Lesson 1: Consistency is Key I have lost track of how many patients I have seen since the start of the year for a new injury that have subsequently returned to the clinic months later for a recurrence of the same injury. When I question the patient about the exercises they were prescribed, most would respond “once I got better I stopped the exercises”. Most patients were of the belief that the exercises prescribed were to help treat the pain associated with the injury as opposed to treating the underlying dysfunction. For most patients, a simple follow up question –“did you try the exercises when your pain came on again” – highlights the importance of consistency of performing the exercises as most state the exercises helped relieve their pain. When it comes to anything related to injury prevention, training and competition performance, consistency is key. You cannot expect to run a marathon with a respectable time without running at least 3 times a week, or resolve your injury without being consistent with your rehabilitation. Lesson 2: Don’t Underestimate Nutrition Our bodies rely on good nutrition to function at a high capacity. I have heard many patients who have tried various diets throughout the year, from the 5 and 2, to the 30 day challenge, and even “I am gluten free, dairy free, sugar free, carb free and thinking about going vegan”. Most of these patients do not realise that part of the reason their bodies are becoming dysfunctional is because they are lacking the nutrients they need the most. The human body is made up of various proteins and when injured they require more protein and carbohydrates to help with the healing process. In my efforts to improve my nutrition, I consulted with a nutritionist regarding my lifestyle and whether there were changes I needed to make to help improve performance. With some simple changes I not only had more energy but my recovery was much improved and I was able to back up for sessions quicker than earlier in the year. I found that if you underestimate nutrition and a healthy balance lifestyle then you will quickly lose all the gains you have achieved – I found that lesson out the hard way by eating healthy take out for the past month due to our kitchen renovations and only having a fridge at home. Lesson 3: Sleep is Crucial, Stress is Detrimental A good night’s sleep is crucial in the recovery from injury, training and competition. Conversely, external stress can be very detrimental on recovery and especially performance. This year has been a particularly stressful year outside of the clinic and despite attaining 7-9 hours of sleep per night, I am seeing the detrimental effects that stress has played on my motivation and sporting performance. External stresses can provide a huge toll on the body physically and mentally, with the risk of injury being significantly increased and speed of recovery greatly reduced. Minimising external stress and maximising good quality sleep helps promote speed of recovery from injury and helps improves performance as well as motivation. The key for 2016 is to be consistent with what you want to achieve, focus on having good balanced nutrition in your lifestyle, having high quality sleep and minimizing the negative stress placed on your mind, body and soul. Written by David Cohen, Physiotherapist at UprightCare]]>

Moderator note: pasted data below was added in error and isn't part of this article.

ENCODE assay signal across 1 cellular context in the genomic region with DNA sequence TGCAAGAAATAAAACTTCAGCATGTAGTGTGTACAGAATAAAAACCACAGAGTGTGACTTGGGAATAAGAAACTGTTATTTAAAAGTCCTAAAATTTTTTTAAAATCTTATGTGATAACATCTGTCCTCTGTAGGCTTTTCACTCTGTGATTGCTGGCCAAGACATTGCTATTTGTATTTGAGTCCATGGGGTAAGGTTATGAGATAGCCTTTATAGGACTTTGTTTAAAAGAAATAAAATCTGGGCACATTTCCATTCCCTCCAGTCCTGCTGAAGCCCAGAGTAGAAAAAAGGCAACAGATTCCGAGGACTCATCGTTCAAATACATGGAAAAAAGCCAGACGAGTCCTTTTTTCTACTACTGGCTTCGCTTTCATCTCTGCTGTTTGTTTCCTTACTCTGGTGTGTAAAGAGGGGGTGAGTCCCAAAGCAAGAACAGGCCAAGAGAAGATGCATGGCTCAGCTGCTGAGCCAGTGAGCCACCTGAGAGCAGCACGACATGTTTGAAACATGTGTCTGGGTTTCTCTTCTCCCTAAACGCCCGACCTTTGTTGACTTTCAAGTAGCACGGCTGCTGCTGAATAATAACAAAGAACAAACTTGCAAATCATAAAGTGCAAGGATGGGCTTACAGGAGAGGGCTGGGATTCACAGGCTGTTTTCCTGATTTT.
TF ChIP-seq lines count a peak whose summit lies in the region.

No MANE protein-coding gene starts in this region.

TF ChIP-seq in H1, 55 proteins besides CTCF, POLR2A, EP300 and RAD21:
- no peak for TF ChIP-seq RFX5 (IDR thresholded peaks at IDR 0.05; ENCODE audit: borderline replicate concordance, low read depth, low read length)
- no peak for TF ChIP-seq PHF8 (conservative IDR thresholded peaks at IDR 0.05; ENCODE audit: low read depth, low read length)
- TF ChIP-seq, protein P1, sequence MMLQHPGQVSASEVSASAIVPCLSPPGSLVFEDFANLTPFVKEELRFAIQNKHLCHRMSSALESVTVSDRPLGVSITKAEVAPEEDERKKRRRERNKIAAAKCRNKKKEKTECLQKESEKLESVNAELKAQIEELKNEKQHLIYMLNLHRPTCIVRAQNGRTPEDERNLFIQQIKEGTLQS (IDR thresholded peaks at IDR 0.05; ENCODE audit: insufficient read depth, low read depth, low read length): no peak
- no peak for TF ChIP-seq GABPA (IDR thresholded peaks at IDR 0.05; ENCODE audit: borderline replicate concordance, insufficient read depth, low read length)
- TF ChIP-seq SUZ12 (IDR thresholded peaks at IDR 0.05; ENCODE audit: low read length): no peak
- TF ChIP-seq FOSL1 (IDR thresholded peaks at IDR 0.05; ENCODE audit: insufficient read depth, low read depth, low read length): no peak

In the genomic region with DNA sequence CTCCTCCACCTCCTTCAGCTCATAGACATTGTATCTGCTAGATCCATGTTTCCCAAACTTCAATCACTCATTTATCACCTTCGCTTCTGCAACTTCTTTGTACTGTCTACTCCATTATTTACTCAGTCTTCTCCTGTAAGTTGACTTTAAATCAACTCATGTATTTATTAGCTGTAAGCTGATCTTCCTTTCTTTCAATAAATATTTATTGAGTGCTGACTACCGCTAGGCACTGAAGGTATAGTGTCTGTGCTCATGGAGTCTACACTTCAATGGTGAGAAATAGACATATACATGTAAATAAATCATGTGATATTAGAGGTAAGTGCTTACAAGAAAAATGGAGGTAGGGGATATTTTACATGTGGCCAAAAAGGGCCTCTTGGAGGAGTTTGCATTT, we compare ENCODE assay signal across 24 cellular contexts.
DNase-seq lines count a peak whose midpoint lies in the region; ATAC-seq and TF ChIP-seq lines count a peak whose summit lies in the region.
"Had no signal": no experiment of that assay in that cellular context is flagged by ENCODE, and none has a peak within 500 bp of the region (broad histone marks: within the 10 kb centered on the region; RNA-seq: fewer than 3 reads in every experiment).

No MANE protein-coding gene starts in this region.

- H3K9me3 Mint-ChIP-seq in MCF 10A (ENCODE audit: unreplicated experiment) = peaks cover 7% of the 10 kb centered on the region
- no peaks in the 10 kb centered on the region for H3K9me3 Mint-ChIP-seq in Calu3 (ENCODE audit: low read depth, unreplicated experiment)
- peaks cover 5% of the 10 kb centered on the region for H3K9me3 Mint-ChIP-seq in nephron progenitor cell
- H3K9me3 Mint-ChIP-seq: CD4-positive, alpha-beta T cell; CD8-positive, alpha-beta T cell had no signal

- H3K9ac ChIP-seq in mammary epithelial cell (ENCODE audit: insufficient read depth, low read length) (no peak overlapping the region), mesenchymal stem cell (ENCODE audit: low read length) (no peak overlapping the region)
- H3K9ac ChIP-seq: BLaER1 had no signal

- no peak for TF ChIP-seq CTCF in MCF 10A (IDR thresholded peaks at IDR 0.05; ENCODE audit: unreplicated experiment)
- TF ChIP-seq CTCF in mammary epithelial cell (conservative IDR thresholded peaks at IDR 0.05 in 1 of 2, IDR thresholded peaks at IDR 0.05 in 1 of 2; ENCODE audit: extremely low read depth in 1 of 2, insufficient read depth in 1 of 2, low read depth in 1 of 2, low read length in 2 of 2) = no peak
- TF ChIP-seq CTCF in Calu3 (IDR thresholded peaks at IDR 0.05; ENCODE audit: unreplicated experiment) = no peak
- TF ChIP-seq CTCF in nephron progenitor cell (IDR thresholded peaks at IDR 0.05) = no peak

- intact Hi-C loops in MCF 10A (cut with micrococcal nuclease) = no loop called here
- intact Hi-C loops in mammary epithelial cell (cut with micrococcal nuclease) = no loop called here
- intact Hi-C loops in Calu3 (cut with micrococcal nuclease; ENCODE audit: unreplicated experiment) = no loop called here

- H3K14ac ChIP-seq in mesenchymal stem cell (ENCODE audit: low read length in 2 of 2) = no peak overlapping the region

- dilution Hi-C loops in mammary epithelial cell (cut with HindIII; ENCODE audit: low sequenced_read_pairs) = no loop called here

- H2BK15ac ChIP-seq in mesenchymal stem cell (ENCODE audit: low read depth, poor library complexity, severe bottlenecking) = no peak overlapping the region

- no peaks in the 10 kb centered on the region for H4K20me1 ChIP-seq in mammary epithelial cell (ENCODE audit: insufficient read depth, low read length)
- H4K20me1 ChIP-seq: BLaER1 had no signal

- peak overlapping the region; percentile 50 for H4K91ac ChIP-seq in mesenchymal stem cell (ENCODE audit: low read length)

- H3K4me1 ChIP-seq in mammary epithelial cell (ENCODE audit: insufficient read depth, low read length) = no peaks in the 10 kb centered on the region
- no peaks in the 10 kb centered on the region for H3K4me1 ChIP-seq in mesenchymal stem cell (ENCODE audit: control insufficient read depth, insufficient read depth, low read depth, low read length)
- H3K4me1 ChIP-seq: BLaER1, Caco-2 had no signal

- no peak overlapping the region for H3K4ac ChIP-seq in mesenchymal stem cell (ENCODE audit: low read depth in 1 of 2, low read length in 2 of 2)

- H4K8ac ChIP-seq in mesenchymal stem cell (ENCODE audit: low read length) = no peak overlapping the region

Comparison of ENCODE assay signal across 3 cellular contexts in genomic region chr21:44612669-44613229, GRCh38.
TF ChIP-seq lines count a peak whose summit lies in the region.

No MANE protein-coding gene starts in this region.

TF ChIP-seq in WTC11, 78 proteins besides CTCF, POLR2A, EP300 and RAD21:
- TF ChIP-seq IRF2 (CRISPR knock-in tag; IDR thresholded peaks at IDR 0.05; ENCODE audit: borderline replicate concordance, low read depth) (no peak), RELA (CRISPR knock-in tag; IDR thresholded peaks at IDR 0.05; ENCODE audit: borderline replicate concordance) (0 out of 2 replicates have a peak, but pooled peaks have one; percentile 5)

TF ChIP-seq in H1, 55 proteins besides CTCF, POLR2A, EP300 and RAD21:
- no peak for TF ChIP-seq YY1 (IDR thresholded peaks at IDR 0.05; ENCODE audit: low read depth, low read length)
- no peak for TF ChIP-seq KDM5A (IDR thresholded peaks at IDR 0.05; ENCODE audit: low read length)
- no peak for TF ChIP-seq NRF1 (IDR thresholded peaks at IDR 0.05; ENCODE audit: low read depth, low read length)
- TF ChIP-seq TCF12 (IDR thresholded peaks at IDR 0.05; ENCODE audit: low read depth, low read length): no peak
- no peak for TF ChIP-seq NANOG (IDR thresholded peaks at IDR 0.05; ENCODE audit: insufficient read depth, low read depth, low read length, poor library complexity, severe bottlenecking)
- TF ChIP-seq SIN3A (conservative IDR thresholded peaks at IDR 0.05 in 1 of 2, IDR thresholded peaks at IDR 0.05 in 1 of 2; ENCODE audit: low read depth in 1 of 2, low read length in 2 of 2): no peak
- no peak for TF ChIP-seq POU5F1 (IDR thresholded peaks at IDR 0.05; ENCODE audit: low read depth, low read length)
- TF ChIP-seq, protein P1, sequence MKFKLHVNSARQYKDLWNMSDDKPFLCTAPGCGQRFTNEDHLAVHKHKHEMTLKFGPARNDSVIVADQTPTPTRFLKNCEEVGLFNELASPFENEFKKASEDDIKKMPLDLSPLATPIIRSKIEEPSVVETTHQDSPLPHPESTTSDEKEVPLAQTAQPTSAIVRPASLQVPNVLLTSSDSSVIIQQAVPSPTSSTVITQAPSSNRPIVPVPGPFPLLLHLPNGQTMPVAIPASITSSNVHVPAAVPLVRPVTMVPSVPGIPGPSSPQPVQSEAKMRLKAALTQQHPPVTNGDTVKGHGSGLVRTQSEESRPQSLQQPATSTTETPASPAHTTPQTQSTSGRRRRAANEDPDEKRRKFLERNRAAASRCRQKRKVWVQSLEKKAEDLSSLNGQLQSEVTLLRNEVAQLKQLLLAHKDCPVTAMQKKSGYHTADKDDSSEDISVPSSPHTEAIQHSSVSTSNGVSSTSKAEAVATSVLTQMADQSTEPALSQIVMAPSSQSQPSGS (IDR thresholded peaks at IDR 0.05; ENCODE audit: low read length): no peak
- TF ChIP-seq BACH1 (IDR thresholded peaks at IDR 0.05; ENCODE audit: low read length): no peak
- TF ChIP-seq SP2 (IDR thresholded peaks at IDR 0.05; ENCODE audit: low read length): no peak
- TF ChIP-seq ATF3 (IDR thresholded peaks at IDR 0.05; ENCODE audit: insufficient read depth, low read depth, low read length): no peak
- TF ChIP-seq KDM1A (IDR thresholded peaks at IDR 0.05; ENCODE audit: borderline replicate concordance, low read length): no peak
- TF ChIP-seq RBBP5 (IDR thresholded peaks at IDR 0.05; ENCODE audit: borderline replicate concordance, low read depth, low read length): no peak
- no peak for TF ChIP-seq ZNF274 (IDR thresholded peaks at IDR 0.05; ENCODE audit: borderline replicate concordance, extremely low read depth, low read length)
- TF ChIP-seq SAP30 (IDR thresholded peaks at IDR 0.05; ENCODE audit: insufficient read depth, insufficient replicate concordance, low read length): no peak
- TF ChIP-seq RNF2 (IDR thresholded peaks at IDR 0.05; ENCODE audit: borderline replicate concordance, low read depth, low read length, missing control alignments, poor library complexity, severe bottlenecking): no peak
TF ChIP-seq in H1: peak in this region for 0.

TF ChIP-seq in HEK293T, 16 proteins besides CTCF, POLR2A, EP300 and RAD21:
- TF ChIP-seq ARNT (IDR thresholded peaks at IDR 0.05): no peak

Larry is a highly skilled physiotherapist who specialises in treating back and neck pain, postural issues and scoliosis. He is certified in Schroth and SEAS methods and through the Egoscue University. Larry has a background in elite gymnastics and springboard diving and also has many years experience in endurance running and triathlons. His specialist knowledge and techniques have seen him appointed as a gymnastics coach and physiotherapist at both the Olympics Games and Special Olympics.

His passion and driving philosophy is about achieving the best outcomes for his patients utilising an amalgam of the latest techniques and theories while recognising there may sometimes be a need for invasive procedures. Where deemed appropriate Larry will then refer to a specialist. To further his holistic understanding and approach, Larry is currently undertaking a Ph.D. in Spinal Deformity and regularly attends and speaks at international conferences and courses and clinics.

Fun fact: Larry is learning how to surf - so be careful next time you go to the beach! Qualifications: B.Sc (Physiotherapy); M.Sc. (Exercise Physiology); Advanced Certificates in Schroth (BSPTS) and Egoscue (PAS) and SEAS Larry is Level II certified (advanced) in the conservative treatment of Scoliosis based on the Schroth method. The training was conducted by Dr Manuel Rigo of the Barcelona School at Scoliosis Rehab Inc in Wisconsin. He has completed his SEAS scoliosis treatment training at ISICO in Milan. Larry has also spent time working with Dr Rigo in the Barcelona clinic. Larry also has advanced certificates in shoulder treatment, posture alignment therapy and acupuncture.